If you trade below 1/2 Kelly then you are pretty conservative. Which can be useful for risk-averse investors or if you control a very large balance sheet.

Aggressive risk

Anything between 1/2 Kelly and 1 Kelly is considered aggressive risk. Your income is higher, but not much higher. Consider our example of a flip game: a 20% risk (4/5 Kelly) brought our balance to \$ 112, and a 25% risk (1 Kelly) raised our balance to \$ 112.5.

This is just a 0.5% extra return (50 cents per \$ 100) for a 5% increase in risk. Is it really worth it? This is why we associate this area with aggressive risks.

Overly aggressive risk

If you are looking at one trade, then of course if you win, the more you risk, the greater your profit will be. However, what we’re looking at is a lot of deals – the Kelly criterion works in the long run.

Thus, the super-aggressive risk zone tells us that in the long term, there is no need to risk such a large percentage of your balance. You can achieve the same result with less risk.

Question: “What if I don’t have a systematic trading strategy? What if all my trades are different? In this case, the Kelly criterion does not apply? ”

How to Apply the Kelly Criterion in Forex?

Very simple. But for this you need to have a trading strategy. If your trading strategy has fixed stop loss and take profit , then you are in luck. For you, the B value is equal to TakeProfit / StopLoss (do not forget to subtract / add the spread if it is not included in your TP / SL).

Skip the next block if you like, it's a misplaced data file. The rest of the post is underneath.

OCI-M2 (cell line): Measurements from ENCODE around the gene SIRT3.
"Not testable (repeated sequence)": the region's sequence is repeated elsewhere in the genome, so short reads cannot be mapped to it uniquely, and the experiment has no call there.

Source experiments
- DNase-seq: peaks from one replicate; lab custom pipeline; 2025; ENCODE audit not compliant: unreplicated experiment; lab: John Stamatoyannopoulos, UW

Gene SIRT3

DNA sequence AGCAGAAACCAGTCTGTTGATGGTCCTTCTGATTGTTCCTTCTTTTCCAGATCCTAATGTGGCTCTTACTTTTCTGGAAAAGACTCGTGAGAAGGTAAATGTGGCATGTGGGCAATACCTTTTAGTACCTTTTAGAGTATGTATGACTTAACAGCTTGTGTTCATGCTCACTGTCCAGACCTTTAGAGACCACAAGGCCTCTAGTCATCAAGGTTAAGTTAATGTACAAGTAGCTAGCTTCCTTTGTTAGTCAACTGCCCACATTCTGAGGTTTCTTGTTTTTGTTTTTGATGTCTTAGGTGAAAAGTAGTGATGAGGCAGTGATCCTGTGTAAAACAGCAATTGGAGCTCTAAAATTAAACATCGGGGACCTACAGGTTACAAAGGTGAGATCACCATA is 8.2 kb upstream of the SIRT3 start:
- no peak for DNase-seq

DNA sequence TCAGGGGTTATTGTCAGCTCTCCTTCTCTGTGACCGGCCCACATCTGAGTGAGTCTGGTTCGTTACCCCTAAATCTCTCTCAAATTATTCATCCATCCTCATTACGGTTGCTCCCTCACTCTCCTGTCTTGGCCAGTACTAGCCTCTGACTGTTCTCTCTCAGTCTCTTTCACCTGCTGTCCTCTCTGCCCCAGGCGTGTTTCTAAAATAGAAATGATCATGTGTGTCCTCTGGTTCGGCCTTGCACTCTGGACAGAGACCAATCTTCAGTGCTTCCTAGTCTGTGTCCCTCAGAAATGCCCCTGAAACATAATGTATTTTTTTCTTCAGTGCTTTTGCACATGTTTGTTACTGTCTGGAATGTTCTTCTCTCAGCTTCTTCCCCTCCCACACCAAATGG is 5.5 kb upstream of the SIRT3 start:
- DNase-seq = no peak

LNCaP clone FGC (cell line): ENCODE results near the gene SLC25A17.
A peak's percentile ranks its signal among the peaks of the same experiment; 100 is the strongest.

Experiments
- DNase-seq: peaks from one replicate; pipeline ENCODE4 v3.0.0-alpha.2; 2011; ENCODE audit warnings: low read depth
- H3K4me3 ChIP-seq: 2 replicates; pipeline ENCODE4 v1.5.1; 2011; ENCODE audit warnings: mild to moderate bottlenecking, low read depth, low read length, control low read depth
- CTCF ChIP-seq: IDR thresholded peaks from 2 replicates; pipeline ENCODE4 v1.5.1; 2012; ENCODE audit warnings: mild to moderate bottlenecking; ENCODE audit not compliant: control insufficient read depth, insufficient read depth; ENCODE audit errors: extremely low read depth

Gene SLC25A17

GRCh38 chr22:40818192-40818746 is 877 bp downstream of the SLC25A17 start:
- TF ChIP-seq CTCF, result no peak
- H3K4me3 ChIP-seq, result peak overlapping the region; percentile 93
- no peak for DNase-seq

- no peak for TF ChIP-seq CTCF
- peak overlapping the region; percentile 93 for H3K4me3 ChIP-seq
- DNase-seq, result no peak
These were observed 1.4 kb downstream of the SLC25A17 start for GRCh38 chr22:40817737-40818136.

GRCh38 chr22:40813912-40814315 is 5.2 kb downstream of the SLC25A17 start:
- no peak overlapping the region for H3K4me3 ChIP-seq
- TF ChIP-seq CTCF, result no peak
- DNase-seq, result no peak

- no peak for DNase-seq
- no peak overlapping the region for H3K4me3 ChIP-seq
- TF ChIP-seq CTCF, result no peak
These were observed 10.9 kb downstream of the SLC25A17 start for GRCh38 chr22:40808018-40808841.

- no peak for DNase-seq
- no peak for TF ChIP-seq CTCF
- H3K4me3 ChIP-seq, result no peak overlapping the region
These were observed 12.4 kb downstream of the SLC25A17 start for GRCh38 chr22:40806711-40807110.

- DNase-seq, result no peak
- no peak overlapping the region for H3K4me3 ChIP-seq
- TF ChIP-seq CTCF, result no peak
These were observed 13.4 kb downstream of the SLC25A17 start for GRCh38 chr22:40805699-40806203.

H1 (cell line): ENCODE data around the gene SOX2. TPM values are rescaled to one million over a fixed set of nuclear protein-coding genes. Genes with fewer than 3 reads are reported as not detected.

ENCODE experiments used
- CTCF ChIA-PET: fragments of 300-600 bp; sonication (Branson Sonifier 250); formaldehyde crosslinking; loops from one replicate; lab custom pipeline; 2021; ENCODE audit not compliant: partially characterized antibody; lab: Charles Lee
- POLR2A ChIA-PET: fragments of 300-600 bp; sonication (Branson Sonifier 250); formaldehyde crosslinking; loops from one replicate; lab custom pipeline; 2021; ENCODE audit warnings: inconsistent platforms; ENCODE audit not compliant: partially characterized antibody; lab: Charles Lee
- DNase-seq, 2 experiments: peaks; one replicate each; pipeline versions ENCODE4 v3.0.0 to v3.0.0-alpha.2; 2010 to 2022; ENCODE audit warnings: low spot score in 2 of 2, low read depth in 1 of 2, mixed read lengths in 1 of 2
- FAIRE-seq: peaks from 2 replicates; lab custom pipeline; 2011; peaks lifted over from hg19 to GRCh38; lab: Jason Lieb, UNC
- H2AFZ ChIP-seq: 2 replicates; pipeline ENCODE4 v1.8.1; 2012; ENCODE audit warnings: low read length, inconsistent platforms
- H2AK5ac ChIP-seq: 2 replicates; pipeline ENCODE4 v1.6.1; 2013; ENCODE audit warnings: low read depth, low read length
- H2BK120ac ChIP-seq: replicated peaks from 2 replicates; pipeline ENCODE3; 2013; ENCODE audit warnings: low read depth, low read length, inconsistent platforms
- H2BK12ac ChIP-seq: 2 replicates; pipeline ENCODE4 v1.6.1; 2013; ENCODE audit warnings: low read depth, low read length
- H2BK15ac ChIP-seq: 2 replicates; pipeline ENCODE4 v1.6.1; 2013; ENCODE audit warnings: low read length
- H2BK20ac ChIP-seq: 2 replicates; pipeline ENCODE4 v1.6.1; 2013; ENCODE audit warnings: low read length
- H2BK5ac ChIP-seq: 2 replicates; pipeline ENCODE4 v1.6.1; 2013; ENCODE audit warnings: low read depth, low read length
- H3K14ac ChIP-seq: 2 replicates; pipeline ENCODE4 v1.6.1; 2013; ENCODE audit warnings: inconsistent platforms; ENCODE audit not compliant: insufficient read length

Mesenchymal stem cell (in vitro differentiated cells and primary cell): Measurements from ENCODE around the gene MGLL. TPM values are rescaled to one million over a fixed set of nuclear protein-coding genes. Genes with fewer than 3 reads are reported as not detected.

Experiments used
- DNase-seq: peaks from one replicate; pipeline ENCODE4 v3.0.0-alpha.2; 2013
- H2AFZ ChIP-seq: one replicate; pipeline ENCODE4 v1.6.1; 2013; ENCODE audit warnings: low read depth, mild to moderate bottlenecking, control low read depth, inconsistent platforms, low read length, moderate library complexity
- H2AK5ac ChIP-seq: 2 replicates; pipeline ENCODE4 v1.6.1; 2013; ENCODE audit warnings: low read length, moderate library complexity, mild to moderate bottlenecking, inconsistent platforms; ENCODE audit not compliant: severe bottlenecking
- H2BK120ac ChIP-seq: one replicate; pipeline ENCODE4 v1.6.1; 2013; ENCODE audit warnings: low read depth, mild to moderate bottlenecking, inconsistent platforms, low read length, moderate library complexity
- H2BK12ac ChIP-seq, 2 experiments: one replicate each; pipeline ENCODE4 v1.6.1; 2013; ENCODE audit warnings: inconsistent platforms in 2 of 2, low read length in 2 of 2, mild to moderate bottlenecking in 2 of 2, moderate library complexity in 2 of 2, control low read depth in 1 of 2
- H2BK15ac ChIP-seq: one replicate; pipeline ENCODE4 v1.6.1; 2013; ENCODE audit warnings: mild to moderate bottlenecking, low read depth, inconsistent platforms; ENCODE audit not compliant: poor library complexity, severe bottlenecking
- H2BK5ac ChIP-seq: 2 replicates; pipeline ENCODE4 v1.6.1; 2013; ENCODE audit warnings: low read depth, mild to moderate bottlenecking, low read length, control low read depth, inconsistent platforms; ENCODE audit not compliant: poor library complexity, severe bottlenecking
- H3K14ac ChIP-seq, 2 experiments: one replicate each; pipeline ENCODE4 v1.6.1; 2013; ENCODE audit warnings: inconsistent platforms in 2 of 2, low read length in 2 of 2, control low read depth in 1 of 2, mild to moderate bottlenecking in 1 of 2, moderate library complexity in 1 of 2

Now that you have B, all you have to figure out is the value of your parameter P. To get P, you need to look at your trading history in similar market conditions. I recommend checking the last 100 trades to be sure.

See what percentage of trades are profitable. This will be your P.

Now that you have both B and P – plug them into Kelly’s formula and see what you get.

What if you have negative Kelly?

If your K is negative, then your trading strategy is unprofitable and you will lose in the long run. You need to find a new trading system.

Let’s take a look at the following example. Let’s say you have a EURUSD trading strategy that wins about 70% of the time. The stop loss in your strategy is 40 pips, and the take profit is 20 pips (the spread has already been taken into account).

This means that your parameters B and P are as follows:

• B = 20 pips / 40 pips = 0.5;
• P = 70% = 0.7.

Let’s put these values ​​into Kelly’s formula and see what we get:

K = (0.7 × 0.5 – (1 – 0.7)) / 0.5 = 0.1.

This means that the optimal risk for this trading strategy, which will maximize your long-term profit, is 10%.

If you want to be a little more conservative then use 1/2 Kelly with 5%.

Whatever you do, don’t invest more than 10% per trade – it’s pointless.

If you invest more than 20%, you will turn this great strategy into a strategy that will lead to a loss of your capital.

Here’s how you can put the Kelly criterion into practice.